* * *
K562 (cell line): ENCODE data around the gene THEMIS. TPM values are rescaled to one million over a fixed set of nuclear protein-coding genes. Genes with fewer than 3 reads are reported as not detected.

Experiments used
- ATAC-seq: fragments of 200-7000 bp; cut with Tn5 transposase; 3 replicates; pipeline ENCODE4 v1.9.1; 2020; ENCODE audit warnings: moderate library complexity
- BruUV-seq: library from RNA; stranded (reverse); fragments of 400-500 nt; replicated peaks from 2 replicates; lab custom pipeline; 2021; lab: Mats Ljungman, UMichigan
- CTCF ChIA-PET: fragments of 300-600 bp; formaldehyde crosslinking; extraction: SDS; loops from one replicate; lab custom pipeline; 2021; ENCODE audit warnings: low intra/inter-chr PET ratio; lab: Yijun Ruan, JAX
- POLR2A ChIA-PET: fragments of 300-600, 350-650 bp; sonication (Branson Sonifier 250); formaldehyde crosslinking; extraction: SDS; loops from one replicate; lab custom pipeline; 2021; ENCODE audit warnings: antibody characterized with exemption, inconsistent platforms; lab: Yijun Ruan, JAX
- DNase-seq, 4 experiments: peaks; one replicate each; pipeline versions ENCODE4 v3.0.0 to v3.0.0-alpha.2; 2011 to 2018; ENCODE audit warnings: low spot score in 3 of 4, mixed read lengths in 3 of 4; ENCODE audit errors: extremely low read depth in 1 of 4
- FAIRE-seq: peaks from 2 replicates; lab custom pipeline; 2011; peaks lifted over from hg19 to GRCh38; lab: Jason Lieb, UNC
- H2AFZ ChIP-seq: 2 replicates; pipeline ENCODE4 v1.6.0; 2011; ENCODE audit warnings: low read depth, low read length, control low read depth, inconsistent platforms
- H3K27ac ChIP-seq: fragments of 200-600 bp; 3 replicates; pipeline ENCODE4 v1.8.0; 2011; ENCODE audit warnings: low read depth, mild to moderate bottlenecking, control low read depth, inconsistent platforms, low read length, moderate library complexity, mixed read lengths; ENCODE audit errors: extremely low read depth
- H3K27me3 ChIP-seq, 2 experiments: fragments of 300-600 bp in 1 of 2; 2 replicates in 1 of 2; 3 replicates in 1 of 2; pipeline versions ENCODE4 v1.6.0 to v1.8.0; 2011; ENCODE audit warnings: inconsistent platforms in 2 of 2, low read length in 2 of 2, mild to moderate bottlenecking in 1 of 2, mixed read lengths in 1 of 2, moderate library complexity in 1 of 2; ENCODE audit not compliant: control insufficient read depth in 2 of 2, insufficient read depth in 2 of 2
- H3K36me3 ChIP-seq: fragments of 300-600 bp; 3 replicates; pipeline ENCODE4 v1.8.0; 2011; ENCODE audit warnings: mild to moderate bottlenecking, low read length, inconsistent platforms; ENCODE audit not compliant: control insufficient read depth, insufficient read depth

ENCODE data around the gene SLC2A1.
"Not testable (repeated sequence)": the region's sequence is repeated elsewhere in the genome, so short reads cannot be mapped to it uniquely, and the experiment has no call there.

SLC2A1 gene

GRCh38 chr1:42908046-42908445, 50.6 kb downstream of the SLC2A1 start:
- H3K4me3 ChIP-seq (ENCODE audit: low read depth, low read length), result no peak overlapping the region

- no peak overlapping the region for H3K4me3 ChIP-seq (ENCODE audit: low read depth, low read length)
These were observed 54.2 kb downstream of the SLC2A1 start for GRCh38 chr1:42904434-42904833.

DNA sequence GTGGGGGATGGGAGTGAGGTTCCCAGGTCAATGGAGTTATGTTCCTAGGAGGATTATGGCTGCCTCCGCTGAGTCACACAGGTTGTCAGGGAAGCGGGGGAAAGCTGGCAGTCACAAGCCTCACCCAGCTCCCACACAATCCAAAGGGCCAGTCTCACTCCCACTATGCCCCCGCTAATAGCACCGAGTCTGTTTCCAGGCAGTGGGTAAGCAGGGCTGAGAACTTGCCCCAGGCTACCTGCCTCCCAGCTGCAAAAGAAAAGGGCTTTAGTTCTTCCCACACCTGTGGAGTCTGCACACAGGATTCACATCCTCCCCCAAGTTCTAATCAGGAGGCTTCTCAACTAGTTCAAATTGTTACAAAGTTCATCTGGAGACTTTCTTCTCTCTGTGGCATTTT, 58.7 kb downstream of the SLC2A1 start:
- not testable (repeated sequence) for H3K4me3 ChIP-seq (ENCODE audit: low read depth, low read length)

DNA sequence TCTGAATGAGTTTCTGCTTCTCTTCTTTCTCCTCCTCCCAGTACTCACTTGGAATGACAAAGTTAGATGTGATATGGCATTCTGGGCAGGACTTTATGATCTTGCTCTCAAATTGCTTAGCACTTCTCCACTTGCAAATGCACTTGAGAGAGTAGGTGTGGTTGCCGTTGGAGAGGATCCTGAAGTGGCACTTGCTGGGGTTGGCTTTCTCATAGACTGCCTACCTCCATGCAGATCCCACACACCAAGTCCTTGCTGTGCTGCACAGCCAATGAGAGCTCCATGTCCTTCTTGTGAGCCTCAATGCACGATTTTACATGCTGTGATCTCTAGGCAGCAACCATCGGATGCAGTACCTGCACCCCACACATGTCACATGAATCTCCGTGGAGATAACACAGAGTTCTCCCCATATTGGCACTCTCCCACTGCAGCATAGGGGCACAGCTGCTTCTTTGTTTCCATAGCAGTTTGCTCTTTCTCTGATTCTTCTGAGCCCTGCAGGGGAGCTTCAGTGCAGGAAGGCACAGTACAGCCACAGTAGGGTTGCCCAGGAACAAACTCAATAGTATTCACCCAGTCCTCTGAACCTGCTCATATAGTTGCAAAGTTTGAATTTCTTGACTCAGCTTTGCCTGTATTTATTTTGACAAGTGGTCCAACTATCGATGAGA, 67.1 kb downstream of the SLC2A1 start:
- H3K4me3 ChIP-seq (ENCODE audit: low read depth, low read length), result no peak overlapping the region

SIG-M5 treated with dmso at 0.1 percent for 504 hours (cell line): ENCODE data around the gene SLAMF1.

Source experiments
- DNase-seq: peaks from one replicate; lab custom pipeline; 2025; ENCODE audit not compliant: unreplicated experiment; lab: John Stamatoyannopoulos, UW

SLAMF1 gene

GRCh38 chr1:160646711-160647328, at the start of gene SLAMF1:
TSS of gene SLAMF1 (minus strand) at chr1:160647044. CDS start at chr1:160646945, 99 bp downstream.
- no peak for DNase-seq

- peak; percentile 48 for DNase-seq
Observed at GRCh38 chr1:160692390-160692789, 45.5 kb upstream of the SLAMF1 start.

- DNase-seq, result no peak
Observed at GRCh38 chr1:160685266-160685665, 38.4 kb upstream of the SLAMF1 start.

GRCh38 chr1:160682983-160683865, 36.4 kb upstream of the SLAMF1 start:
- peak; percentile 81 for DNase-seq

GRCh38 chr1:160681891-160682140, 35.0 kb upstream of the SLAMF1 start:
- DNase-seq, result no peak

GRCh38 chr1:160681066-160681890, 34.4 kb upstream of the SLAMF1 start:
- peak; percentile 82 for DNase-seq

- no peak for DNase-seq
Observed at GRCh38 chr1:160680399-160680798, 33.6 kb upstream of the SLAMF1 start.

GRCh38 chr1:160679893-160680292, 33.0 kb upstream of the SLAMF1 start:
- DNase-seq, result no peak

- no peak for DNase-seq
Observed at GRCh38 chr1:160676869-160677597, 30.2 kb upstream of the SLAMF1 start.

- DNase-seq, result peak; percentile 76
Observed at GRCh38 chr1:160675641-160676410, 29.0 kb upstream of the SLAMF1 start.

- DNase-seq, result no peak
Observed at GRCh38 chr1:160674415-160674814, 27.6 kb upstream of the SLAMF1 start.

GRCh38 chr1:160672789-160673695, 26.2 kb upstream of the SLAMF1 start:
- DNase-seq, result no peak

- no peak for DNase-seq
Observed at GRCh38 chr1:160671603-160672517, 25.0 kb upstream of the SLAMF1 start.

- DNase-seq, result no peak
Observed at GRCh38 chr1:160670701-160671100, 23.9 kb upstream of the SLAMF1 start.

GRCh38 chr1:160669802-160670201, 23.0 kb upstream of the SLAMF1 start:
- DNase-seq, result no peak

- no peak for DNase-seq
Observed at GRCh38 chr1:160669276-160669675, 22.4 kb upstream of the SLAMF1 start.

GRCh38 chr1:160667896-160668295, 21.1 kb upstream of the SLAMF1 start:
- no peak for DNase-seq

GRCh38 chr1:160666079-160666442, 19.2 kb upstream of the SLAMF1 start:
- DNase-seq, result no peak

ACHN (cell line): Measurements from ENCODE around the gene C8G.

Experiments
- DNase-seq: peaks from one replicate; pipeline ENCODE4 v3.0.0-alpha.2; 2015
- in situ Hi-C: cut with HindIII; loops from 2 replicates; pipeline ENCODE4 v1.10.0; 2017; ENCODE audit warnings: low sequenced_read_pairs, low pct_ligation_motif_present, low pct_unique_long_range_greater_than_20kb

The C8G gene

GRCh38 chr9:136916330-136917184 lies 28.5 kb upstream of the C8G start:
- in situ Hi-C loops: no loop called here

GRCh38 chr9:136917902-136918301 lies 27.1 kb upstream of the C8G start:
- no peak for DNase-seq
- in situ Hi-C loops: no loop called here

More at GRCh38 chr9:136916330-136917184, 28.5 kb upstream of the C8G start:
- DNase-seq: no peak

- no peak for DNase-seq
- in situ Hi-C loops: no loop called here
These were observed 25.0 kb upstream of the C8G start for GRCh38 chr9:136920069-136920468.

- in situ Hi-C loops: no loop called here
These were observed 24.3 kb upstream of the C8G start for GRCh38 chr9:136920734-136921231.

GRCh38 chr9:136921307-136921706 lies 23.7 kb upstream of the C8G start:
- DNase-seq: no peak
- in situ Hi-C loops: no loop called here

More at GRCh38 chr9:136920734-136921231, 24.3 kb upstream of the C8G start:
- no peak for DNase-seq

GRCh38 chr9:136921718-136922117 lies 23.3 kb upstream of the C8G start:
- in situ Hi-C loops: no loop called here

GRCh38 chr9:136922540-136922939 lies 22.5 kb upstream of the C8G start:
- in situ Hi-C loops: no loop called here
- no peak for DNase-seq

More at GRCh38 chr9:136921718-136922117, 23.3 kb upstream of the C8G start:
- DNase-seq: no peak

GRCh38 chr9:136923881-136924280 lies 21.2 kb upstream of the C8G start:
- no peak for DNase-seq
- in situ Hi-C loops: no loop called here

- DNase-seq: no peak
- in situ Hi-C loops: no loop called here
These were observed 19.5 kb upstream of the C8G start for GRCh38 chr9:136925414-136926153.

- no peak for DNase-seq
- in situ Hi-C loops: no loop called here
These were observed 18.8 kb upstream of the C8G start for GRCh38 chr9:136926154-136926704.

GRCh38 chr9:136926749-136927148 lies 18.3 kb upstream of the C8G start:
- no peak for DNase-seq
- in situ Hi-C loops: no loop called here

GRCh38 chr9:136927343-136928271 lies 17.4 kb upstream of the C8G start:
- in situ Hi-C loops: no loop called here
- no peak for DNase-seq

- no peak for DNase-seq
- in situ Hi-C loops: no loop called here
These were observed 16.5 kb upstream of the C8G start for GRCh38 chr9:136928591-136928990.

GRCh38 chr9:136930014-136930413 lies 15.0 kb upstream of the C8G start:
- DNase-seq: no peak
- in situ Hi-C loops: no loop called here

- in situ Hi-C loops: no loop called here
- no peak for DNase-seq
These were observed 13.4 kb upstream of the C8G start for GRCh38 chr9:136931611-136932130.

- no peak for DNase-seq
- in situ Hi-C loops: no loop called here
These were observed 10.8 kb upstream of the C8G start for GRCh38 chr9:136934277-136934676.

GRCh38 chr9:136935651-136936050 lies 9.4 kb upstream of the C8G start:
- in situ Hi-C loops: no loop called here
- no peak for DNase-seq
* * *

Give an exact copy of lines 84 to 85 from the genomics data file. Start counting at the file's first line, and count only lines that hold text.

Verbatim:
- in situ Hi-C loops: no loop called here

More at GRCh38 chr9:136920734-136921231, 24.3 kb upstream of the C8G start: